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ConflictHow Soldiers Make Impossible Descisions$
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Neil D. Shortland, Laurence J. Alison, and Joseph M. Moran

Print publication date: 2019

Print ISBN-13: 9780190623449

Published to Oxford Scholarship Online: February 2019

DOI: 10.1093/oso/9780190623449.001.0001

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PRINTED FROM OXFORD SCHOLARSHIP ONLINE (www.oxfordscholarship.com). (c) Copyright Oxford University Press, 2019. All Rights Reserved. Under the terms of the licence agreement, an individual user may print out a PDF of a single chapter of a monograph in OSO for personal use (for details see www.oxfordscholarship.com/page/privacy-policy).date: 23 April 2019

Decisional Conflict

Decisional Conflict

From Best to Least-Worst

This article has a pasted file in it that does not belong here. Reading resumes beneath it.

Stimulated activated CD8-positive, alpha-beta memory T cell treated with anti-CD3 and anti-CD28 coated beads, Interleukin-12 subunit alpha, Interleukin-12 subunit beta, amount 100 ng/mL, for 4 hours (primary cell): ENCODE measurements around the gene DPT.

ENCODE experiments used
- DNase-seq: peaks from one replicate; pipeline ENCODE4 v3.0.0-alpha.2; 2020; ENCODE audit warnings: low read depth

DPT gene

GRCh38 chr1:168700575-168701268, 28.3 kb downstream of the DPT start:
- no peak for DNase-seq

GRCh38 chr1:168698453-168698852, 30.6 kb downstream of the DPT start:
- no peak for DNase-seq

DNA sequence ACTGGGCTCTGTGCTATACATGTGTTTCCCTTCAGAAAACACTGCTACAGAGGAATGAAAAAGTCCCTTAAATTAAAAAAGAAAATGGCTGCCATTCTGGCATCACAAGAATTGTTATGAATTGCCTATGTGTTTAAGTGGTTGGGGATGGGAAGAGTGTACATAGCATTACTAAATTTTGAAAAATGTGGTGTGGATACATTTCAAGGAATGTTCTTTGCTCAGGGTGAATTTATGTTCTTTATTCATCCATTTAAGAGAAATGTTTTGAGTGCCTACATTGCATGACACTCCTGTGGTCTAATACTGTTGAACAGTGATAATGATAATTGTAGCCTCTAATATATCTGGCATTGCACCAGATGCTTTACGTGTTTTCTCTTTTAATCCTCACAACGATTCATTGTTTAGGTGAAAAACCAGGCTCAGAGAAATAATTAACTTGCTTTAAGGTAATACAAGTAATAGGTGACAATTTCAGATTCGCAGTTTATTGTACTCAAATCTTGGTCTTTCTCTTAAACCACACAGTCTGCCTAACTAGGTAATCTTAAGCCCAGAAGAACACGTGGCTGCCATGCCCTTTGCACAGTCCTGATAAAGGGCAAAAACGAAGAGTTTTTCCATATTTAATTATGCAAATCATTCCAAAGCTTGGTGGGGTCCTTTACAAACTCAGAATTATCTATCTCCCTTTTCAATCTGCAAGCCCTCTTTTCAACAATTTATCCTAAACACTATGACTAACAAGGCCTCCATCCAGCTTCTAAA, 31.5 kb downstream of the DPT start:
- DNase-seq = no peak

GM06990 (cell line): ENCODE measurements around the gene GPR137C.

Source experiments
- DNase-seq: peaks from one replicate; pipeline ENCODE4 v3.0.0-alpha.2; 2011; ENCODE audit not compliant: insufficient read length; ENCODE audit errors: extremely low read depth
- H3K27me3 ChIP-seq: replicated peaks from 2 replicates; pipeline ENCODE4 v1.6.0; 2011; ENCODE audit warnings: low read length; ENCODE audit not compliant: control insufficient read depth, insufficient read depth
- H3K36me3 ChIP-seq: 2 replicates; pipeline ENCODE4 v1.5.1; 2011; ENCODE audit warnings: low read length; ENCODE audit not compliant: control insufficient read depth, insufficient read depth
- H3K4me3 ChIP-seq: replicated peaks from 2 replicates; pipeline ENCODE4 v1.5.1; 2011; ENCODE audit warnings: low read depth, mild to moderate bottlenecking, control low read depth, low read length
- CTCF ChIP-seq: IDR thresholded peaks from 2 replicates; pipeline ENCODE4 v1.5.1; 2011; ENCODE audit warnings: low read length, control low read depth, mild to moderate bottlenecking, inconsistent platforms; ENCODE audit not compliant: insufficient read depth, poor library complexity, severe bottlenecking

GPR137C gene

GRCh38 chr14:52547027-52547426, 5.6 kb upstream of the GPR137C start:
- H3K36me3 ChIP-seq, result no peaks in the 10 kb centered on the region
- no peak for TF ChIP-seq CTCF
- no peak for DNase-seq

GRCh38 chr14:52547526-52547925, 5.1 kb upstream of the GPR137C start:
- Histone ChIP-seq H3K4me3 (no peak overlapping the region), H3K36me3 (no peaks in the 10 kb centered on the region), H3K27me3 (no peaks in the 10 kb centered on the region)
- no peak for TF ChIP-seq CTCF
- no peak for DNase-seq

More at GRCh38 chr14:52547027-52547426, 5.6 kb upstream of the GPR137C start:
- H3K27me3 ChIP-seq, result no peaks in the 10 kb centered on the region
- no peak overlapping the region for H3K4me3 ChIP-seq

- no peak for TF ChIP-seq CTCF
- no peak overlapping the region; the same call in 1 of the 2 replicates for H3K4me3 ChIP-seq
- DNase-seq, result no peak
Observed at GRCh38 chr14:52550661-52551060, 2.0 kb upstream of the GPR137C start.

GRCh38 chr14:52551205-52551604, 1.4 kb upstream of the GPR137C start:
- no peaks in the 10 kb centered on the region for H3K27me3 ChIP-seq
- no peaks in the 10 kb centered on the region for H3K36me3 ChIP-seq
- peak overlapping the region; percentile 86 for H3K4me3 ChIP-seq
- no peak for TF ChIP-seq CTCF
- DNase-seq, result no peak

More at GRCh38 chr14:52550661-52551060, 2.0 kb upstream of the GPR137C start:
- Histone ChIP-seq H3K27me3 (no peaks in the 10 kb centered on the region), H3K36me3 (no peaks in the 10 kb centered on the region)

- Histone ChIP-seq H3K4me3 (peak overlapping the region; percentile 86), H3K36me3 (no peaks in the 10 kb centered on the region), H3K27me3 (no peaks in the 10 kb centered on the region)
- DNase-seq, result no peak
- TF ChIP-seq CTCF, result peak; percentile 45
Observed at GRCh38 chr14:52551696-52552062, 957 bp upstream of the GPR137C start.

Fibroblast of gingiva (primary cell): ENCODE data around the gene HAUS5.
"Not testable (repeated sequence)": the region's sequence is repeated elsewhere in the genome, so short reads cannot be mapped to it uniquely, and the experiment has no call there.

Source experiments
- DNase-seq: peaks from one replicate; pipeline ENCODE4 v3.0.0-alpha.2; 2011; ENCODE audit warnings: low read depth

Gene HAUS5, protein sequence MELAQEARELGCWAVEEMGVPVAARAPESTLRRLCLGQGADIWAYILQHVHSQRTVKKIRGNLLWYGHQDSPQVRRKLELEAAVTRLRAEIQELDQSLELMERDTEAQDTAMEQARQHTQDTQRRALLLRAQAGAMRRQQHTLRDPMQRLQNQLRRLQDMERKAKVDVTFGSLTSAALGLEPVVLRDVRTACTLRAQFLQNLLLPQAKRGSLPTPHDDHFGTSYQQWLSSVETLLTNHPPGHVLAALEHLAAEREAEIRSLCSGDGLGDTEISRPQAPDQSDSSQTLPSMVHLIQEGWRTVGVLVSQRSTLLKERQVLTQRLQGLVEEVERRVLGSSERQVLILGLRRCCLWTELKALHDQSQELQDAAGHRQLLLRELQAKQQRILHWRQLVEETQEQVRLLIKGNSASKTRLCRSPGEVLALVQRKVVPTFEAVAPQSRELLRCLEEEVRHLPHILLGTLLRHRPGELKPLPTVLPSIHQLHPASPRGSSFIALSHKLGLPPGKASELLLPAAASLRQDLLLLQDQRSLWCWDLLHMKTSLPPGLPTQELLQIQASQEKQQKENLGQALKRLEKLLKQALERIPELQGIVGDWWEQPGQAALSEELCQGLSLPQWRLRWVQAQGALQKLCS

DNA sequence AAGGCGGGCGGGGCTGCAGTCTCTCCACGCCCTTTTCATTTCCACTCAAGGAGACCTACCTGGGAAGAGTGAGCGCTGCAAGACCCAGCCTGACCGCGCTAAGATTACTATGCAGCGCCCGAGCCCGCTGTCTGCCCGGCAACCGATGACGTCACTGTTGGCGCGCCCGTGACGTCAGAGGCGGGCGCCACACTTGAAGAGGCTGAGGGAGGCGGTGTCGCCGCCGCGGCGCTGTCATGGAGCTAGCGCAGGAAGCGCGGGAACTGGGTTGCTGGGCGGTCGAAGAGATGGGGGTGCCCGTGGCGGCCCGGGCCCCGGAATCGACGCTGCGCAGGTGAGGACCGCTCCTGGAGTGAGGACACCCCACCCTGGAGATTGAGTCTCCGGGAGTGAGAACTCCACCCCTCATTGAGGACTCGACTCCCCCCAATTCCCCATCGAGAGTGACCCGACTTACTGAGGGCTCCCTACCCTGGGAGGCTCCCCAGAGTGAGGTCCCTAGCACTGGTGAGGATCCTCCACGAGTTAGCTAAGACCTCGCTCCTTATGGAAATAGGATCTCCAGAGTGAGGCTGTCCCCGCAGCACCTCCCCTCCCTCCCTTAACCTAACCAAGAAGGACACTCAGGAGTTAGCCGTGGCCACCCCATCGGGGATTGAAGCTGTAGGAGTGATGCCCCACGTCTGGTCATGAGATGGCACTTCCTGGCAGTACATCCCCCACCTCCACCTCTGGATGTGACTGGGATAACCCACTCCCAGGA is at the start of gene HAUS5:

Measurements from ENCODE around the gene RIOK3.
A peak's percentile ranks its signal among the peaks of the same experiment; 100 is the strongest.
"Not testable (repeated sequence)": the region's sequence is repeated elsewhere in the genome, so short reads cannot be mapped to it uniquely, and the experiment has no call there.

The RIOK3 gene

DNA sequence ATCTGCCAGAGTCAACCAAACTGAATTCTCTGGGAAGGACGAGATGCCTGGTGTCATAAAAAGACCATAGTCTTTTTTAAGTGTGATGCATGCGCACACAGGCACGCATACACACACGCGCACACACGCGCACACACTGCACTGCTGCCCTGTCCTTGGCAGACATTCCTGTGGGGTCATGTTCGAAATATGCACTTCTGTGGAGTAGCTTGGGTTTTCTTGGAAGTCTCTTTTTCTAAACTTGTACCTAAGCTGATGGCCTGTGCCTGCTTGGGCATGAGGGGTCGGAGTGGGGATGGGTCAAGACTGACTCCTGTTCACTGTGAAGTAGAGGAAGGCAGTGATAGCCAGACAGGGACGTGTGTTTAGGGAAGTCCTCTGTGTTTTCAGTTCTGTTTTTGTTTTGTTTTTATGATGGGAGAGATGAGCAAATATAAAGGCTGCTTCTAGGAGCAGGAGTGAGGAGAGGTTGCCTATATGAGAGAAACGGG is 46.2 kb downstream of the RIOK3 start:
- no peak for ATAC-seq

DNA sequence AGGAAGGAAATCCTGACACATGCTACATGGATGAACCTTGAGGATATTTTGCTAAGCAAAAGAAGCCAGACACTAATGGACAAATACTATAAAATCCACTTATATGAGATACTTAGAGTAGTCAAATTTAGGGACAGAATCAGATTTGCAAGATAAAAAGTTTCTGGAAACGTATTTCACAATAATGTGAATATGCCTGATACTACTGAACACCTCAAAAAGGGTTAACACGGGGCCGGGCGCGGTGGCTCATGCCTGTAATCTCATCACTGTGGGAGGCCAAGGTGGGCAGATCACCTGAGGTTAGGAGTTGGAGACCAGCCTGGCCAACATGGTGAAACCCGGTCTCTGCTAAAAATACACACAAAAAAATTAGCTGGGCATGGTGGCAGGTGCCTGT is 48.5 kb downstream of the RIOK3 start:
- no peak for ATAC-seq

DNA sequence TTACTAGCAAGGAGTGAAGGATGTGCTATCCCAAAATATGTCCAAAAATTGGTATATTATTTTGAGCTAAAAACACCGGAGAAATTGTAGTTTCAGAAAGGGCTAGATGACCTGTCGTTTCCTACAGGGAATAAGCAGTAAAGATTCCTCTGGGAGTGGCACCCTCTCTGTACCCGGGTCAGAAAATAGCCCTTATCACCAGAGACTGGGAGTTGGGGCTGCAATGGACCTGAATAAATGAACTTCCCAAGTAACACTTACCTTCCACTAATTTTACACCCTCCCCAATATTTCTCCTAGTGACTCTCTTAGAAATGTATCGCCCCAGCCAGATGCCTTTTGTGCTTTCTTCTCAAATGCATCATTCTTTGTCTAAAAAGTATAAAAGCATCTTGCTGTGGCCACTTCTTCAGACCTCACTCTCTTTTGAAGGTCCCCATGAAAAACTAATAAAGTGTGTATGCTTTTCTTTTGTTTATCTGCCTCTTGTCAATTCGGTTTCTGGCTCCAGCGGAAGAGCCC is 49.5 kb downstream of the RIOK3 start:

Chapter:
(p.1) 1 Decisional Conflict
Source:
Conflict
Author(s):

Neil D. Shortland

Laurence J. Alison

Joseph M. Moran

Publisher:
Oxford University Press
DOI:10.1093/oso/9780190623449.003.0001

Members of the Armed Forces, at all levels, are required to make decisions in which every outcome appears to be averse and high risk. Neither the current military decision-making process nor contemporary psychological theory (e.g., recognition-primed decision-making) satisfactorily explains the process of making decisions such as these. This chapter discusses the prevalence of least-worst decisions, showing that they can occur at all levels, from the President’s decision to use a military option (e.g., in Syria) to the soldier on the ground who must decide whether to shoot or not (and the implications of the former on the latter and vice versa). The chapter also shows that effectively navigating combat, at all levels of command, is not a case of being able to select the best choice but, rather, often being able to grapple with choosing the least-worst.

Keywords:   conflict, choice, decision-making, errors, inertia

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